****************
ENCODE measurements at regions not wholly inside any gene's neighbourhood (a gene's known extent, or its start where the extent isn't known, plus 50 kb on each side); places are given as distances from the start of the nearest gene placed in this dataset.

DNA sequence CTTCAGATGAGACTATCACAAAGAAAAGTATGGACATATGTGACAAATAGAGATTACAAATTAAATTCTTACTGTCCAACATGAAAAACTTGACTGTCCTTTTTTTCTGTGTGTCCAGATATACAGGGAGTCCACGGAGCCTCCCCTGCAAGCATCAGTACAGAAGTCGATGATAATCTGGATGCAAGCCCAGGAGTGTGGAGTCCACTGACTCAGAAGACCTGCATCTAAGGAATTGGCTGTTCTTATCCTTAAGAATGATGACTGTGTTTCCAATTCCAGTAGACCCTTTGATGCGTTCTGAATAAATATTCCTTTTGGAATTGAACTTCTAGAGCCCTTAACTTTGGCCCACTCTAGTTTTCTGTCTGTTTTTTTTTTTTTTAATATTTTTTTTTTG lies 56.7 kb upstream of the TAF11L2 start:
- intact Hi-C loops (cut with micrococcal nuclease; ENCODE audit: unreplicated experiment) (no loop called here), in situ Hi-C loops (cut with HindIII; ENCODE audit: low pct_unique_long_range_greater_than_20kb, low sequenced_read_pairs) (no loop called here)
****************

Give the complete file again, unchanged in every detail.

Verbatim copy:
ENCODE measurements at regions not wholly inside any gene's neighbourhood (a gene's known extent, or its start where the extent isn't known, plus 50 kb on each side); places are given as distances from the start of the nearest gene placed in this dataset.

DNA sequence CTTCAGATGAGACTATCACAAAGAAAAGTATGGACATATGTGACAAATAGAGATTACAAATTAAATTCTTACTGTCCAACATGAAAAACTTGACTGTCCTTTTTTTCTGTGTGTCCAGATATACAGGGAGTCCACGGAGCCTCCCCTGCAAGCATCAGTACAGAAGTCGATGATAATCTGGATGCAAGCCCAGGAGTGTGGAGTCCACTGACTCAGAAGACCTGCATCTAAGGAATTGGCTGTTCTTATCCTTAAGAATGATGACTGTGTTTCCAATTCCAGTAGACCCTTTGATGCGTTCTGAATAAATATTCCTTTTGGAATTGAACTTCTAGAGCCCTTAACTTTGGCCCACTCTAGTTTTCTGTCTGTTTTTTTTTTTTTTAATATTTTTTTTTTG lies 56.7 kb upstream of the TAF11L2 start:
- intact Hi-C loops (cut with micrococcal nuclease; ENCODE audit: unreplicated experiment) (no loop called here), in situ Hi-C loops (cut with HindIII; ENCODE audit: low pct_unique_long_range_greater_than_20kb, low sequenced_read_pairs) (no loop called here)